Hearing Loss thanks to the M-48 Patton Tank and the 155 mm self-propelled howitzers
The quiet was almost total this morning at 3:00 AM.
There were no crickets, and there was no sound of intruders. I lay in bed listening for a long time, maybe an hour before I drifted off again.
The familiar static was there that is the only sound when there is no noise outside my head. I’m not sure I’ve heard total silence since Vietnam.
During early morning moments such as this, I remember one night in Vietnam when I lost my sight and hearing.
In Chu Lai, Vietnam, I was a field radio operator in the 1st Tank Battalion, First Marine Division.
The M-48 Patton had a 90 mm cannon. The M-48 was separated into three compartments: the driver’s compartment, the fighting compartment where the gunner, loader, and tank commander [TC] fought, and the engine compartment.
Above the main gun was a 1 million candlepower Xenon searchlight. This light had both a white light and an infrared mode. It was bore sighted with the main gun and gun sights so that it could be used to illuminate a target at night.
Hearing those 90 mm cannons firing may have contributed to the static in my hearing today.
However, one night, a battery of M-109 (called the Paladin), 155 mm self-propelled howitzers gets the most credit for that static.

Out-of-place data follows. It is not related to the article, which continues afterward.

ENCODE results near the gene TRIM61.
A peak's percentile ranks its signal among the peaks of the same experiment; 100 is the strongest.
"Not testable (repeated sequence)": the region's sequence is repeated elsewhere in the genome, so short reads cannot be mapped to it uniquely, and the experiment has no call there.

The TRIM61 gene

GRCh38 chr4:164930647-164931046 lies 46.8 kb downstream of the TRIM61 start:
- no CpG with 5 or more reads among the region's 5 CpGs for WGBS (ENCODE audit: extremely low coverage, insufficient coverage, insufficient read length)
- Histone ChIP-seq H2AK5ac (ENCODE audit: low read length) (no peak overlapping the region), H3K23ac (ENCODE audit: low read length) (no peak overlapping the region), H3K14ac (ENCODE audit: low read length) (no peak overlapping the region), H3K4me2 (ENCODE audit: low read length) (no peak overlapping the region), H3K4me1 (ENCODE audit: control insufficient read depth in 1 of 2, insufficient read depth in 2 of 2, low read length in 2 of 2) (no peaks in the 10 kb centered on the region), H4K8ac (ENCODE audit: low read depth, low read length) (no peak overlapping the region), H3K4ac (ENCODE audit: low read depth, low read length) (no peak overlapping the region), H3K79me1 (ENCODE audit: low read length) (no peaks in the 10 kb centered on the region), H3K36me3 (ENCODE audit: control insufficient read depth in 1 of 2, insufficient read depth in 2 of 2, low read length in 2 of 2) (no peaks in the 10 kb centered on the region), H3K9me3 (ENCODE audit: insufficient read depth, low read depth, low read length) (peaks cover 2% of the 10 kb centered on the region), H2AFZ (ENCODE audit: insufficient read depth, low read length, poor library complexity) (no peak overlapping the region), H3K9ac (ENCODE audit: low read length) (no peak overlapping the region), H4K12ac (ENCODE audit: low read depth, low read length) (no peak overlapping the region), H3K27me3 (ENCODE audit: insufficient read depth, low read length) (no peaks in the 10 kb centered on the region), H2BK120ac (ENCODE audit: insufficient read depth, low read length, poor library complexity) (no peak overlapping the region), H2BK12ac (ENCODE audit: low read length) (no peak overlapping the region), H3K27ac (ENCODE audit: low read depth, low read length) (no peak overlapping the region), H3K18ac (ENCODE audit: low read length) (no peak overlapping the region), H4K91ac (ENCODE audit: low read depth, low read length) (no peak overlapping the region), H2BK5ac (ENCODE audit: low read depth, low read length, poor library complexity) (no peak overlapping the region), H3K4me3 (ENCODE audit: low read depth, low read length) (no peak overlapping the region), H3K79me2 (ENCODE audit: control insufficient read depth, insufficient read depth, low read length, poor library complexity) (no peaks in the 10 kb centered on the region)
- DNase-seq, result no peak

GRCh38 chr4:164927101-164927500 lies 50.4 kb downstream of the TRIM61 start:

That battery fired a surprise mission.
At two AM, I was standing watch in a hillside bunker above the M-109s, and I was struggling to stay alert and awake.
Without warning, the battery fired.
What little hair I had on my head stood at attention, and the combined flashes left me blind for a moment with dancing spots staying longer, but the loud buzzing in my ears stayed for hours.
My head felt as if it had been stuffed with cotton. All sound was dampened for some time.
By the way, field radio operators did not ride in tanks. We had a jeep with a canvas top. A large radio filled the space behind the front seats.
When we weren’t driving around in old WWII vintage radio jeeps, we hoofed it with a radio strapped to our backs and our old batteries were often dead before we used them.
The radio we arrived with in Vietnam with was a PRC 10. There was no armor to protect field-radio operators in the field. Field-radio operators were usually the first to be shot in an ambush.
The patrol leader was the second priority target.
His latest novel is Running with the Enemy. Blamed for a crime he did not commit while serving in Vietnam, his country considers him a traitor. Ethan Card is a loyal U.S. Marine desperate to prove his innocence or he will never go home again.
And the woman he loves and wants to save was trained to hate and kill Americans.
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